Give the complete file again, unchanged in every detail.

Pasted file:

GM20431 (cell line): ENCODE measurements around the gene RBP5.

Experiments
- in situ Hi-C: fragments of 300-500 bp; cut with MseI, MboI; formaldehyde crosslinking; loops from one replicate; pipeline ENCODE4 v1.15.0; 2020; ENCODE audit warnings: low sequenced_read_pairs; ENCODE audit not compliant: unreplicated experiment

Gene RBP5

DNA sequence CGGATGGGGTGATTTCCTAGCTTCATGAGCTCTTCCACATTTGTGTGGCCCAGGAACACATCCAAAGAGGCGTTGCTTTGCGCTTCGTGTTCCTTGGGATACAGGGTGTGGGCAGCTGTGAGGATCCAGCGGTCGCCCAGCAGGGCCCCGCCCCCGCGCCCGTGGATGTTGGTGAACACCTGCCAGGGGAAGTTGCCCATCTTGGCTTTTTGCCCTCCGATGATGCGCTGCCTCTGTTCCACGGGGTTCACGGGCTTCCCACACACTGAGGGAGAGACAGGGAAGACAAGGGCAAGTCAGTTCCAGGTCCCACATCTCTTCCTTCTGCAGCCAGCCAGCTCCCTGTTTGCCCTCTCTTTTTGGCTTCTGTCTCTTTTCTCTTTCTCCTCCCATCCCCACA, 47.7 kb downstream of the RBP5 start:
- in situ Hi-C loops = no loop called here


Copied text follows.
GM20431 (cell line): ENCODE measurements around the gene RBP5.

Experiments
- in situ Hi-C: fragments of 300-500 bp; cut with MseI, MboI; formaldehyde crosslinking; loops from one replicate; pipeline ENCODE4 v1.15.0; 2020; ENCODE audit warnings: low sequenced_read_pairs; ENCODE audit not compliant: unreplicated experiment

Gene RBP5

DNA sequence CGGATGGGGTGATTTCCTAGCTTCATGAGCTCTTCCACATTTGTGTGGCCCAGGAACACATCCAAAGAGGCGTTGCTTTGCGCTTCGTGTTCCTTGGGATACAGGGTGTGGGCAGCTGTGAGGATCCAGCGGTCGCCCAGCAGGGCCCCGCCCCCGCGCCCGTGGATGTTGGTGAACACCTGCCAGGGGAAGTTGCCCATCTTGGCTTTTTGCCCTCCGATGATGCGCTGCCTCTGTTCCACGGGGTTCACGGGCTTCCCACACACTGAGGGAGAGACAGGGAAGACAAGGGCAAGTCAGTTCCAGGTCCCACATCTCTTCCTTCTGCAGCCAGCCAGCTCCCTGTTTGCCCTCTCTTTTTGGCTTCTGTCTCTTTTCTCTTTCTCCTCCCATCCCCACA, 47.7 kb downstream of the RBP5 start:
- in situ Hi-C loops = no loop called here